As though waiting to drop the hottest mixtape of the year, House GOP leadership and Speaker Paul Ryan (R-WI) chose to release their new Obamacare replacement plan on Monday evening when everyone was back home watching T.V. And in keeping with Trump’s theme, they’ve titled their plan the American Health Care Act (AHCA),
Unfortunately, this plan would probably see more success as an album than legislation (yes, even if it were just Chairman Kevin Brady (R-TX) reading over an 808). The fact is, the AHCA may not garner enough support in the House for two good reasons. First, the bill keeps a lot of Obamacare’s regulatory framework that has caused prices to rise and choice to diminish. Second, the law is based on advanceable and refundable tax credits for political reasons, which many argue essentially creates a new entitlement. Both are profound mistakes.
First, the AHCA keeps many of Obamacare’s regulations on insurers. Michael Cannon of the Cato Institute writes:
“The House leadership bill isn’t even a repeal bill. Not by a long shot…The ObamaCare regulations it retains are already causing insurance markets to collapse. It would allow that collapse to continue, and even accelerate the collapse.”
The new law essentially maintains the three-pronged structure of Obamacare: community rating (or the pre-existing conditions mandate), penalties on those who don’t buy insurance, and subsidies for low-income people. It even transforms the individual mandate into a form of corporate welfare for insurance companies.
But the key sticking point is the fact that the law depends on advanceable and refundable tax credits to insure people. What this means is that people will pay taxes, then the insusrance companies will get paid by the government depending on the customer’s age. Essentially, these are subsidies lathered in Republican tax lingo about “keeping your own money.” But Cannon points out that the House leadership’s tax credit is very similar to “ObamaCare’s tax credits [which] are actually 94 percent government outlays and only 6 percent tax reduction.” In short, these tax credits don’t fix the underlying problem of costs and would most likely add to the deficit. (The CBO hasn’t scored it yet.)
So why is House Leadership pushing this bill that “nobody likes”, as one Politico headline put it? It’s increasingly clear that tax credits are being touted for political reasons–not necessarily for their policy merits. The appeal of tax credits comes from the flawed premise that the number of people covered should be the metric for political success.
But making coverage the foremost metric of success is a mistake. The fact is that nothing is going to compete with Obamacare on the number of people covered. Remember, Obamacare accomplished this by making it illegal to not have coverage and, most of all, by expanding Medicaid. In many cases, the coverage the Obamacare exchanges offered was useless because of such high out-of-pocket costs and limited networks.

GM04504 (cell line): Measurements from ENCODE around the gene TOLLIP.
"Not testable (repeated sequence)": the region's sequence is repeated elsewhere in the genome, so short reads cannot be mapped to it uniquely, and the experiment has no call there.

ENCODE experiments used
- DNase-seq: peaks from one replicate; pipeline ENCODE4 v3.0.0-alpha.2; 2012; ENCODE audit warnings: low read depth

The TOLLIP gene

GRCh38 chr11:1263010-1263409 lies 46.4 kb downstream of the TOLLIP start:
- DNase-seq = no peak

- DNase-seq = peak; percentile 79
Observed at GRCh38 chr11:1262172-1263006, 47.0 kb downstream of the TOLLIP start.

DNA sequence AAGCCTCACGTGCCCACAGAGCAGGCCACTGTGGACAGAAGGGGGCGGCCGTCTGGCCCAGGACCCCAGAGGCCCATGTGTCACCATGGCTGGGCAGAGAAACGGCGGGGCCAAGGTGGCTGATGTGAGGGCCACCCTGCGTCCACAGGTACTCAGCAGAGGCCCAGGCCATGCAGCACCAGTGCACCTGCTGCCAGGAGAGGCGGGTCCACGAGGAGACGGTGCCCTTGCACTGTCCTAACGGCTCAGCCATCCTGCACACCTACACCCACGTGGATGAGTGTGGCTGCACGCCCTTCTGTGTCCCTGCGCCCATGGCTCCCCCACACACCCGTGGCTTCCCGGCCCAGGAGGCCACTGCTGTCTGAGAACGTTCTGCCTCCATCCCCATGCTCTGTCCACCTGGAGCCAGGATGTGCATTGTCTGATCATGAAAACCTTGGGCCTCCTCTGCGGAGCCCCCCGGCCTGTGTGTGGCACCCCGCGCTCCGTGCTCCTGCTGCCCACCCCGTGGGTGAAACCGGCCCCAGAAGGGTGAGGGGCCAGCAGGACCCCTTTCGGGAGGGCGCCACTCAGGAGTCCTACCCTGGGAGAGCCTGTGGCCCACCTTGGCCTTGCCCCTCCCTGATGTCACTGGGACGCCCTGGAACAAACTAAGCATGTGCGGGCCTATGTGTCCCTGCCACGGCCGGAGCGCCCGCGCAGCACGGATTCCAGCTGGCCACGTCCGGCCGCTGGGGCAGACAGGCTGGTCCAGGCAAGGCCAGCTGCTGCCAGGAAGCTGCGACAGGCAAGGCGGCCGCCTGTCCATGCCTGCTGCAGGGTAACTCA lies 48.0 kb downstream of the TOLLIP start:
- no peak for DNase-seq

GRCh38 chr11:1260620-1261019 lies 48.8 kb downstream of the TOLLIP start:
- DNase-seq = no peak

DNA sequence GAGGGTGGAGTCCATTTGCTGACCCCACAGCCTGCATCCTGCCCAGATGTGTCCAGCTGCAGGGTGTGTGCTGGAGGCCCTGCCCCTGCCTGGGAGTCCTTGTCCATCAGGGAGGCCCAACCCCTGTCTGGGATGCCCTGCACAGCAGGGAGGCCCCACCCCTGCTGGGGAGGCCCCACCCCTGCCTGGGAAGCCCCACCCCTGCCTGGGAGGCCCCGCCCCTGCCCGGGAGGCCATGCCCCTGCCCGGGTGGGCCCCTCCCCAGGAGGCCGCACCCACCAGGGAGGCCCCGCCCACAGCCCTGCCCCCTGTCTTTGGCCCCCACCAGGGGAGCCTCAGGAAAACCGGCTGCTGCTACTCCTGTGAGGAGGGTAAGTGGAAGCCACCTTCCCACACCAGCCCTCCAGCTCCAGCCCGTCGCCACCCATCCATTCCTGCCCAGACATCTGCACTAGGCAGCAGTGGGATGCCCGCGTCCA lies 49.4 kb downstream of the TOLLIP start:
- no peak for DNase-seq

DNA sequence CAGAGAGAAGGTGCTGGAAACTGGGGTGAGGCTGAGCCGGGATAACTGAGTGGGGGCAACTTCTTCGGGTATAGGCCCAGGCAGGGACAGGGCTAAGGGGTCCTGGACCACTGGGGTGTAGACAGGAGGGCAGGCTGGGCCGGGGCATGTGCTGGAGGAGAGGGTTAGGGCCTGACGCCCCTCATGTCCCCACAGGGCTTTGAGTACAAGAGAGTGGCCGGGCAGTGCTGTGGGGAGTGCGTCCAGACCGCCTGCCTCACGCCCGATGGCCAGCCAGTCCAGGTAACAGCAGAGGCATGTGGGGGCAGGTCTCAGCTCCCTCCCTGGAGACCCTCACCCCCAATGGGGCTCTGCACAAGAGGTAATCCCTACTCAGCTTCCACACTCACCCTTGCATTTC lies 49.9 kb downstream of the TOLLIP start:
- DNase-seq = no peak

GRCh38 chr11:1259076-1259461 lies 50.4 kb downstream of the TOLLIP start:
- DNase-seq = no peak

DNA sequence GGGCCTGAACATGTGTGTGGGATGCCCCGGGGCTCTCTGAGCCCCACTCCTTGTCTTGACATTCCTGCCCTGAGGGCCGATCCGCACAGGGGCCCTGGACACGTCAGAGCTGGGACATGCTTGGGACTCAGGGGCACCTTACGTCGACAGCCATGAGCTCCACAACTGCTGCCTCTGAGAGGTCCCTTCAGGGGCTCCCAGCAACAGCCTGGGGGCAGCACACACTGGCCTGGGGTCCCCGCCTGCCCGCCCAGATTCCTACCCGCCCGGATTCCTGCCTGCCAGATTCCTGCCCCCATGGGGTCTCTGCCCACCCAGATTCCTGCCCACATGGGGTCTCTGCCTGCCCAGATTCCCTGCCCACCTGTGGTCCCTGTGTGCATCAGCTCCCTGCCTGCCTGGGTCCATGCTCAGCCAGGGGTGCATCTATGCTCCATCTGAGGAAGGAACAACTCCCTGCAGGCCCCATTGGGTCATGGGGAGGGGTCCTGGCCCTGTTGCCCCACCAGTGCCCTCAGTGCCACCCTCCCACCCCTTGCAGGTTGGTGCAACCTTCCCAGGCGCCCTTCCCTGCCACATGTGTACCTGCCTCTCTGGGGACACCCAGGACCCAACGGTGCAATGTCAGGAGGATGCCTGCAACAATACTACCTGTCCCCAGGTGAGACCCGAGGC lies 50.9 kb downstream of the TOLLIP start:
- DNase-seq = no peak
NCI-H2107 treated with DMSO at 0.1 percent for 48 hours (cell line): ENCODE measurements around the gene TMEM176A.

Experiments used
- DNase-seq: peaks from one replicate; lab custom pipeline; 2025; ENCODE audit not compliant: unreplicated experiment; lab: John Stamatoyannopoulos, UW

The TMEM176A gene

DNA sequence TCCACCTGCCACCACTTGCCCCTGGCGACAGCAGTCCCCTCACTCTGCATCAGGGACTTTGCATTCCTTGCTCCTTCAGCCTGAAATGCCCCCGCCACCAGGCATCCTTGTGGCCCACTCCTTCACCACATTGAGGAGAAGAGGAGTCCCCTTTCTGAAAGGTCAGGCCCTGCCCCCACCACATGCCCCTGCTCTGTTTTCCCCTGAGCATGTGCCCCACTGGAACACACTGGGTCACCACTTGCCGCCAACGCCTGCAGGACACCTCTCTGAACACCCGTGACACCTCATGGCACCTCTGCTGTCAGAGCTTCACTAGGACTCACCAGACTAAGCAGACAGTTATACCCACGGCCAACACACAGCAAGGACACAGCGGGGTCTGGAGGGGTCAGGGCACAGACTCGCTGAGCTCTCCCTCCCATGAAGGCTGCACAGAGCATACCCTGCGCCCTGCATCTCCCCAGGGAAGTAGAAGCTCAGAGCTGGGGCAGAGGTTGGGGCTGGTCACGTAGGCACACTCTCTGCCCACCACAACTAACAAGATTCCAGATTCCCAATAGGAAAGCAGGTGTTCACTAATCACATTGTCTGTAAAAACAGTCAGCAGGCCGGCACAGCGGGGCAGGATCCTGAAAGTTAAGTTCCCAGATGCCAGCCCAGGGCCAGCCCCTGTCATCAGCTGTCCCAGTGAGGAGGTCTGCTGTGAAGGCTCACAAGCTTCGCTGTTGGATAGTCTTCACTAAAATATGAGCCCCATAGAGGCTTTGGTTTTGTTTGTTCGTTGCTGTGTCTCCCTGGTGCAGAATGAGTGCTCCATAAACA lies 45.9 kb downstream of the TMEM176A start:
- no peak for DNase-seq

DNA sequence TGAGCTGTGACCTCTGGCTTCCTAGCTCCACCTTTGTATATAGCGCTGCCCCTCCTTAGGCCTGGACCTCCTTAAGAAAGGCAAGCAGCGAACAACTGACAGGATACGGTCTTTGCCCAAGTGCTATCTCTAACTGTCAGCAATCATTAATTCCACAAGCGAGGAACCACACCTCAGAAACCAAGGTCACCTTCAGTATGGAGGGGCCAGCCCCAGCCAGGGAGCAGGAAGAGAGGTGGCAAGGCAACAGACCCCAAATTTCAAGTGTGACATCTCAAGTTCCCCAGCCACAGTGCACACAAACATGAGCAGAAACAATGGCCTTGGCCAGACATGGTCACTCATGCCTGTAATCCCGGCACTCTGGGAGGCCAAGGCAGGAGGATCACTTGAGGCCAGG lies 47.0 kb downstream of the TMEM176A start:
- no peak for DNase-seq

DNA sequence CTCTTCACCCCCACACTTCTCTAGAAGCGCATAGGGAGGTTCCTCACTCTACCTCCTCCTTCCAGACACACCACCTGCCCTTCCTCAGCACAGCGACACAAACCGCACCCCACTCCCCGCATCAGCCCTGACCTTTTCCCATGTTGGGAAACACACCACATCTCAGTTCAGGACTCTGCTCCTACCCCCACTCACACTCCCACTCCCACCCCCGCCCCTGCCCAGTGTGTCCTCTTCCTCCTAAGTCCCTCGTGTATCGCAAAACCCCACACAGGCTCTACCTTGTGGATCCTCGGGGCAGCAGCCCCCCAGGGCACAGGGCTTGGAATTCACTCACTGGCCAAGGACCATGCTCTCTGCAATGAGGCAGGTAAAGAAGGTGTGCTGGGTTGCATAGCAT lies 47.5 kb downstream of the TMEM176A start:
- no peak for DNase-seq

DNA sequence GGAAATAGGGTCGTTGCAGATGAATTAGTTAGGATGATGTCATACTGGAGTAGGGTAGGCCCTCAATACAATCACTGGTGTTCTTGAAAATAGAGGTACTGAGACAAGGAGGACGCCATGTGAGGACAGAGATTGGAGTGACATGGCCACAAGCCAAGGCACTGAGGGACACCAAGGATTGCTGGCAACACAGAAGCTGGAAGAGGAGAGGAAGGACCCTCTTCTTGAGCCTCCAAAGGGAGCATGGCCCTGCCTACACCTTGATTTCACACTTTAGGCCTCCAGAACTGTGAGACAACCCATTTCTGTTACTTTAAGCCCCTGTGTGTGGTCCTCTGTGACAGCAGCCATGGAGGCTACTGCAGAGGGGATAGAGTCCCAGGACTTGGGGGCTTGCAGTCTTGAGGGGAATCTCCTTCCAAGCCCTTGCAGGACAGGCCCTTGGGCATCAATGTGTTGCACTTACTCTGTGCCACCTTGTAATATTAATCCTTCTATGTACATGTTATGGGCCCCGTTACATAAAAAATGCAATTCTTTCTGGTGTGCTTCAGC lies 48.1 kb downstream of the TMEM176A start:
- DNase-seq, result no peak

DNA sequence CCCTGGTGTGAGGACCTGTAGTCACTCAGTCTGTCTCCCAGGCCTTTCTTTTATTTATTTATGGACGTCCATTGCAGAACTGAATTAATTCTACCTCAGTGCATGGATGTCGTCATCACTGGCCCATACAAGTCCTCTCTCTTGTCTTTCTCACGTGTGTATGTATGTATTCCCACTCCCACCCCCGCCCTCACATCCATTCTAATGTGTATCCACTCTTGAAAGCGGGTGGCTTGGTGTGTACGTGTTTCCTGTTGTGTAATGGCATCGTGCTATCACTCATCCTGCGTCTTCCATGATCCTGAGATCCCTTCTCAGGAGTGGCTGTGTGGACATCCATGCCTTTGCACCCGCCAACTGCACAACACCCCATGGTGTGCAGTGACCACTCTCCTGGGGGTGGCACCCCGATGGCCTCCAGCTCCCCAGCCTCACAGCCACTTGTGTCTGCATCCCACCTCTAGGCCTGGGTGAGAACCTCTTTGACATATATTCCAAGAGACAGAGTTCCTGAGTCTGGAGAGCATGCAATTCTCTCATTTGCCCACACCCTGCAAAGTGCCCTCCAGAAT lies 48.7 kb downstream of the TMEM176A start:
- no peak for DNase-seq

The best alternative metric for success is price. That was the original problem with our healthcare system before Obamacare, it was the metric President Obama acknowledged, and it is the metric President Trump offered in his joint address to Congress.
If Republicans can successfully create a market where choice and competition flourish, prices will go down and people will be able to buy coverage at prices they can afford rather than the illusory coverage that plagues the Obamacare exchanges.
I’m not saying that coverage isn’t an important part of healthcare. What I’m saying is that in a free society, some people simply aren’t going to buy health insurance. They might instead choose to do direct primary care or put their money in a Health Savings Account (HSA) to pay for any catastrophic expenses. These options shouldn’t be disregarded as illegitimate.
And some people, like the young and “invincible,” simply might not buy coverage. While this is not a wise choice, the only way to convince them otherwise is if there are enough attractive options to make it worth it.
Coverage should, then, be seen as a secondary metric to price. The chart above shows that the price inflation for healthcare far outpaces the consumer price index. On the other hand, healthcare procedures like LASIK and cosmetic surgery, where the government isn’t nearly as involved, have seen prices go down. The House should take note of this distinction and boldly seek to create an environment where similar price reductions can be realized.
So here we are with the long awaited plan to replace Obamacare. Should the House settle for this version of Obamacare-lite, or should it throw all of its work out the window and start from scratch?
At this point, it’s doubtful that Republicans will agree on a single plan. As I write this, Conservatives in the House are trying to release their own plan as a counter move. Staying in limbo and trying to negotiate something isn’t an option either because the market has to deal with this uncertainty.
That’s why Congress should follow the path that Sen. Ted Cruz (R-TX) and others have put forth: Repeal all of Obamacare’s costly regulations. Afterward, enact consensus-based, targeted reforms that deal with the underlying issues of healthcare rather than one massive bill that no one can agree on.
The AHCA certainly has some good things and will be changed in committee, as economist Arthur Laffer points out. Nonetheless, both sides need to be critical of the legislative framework.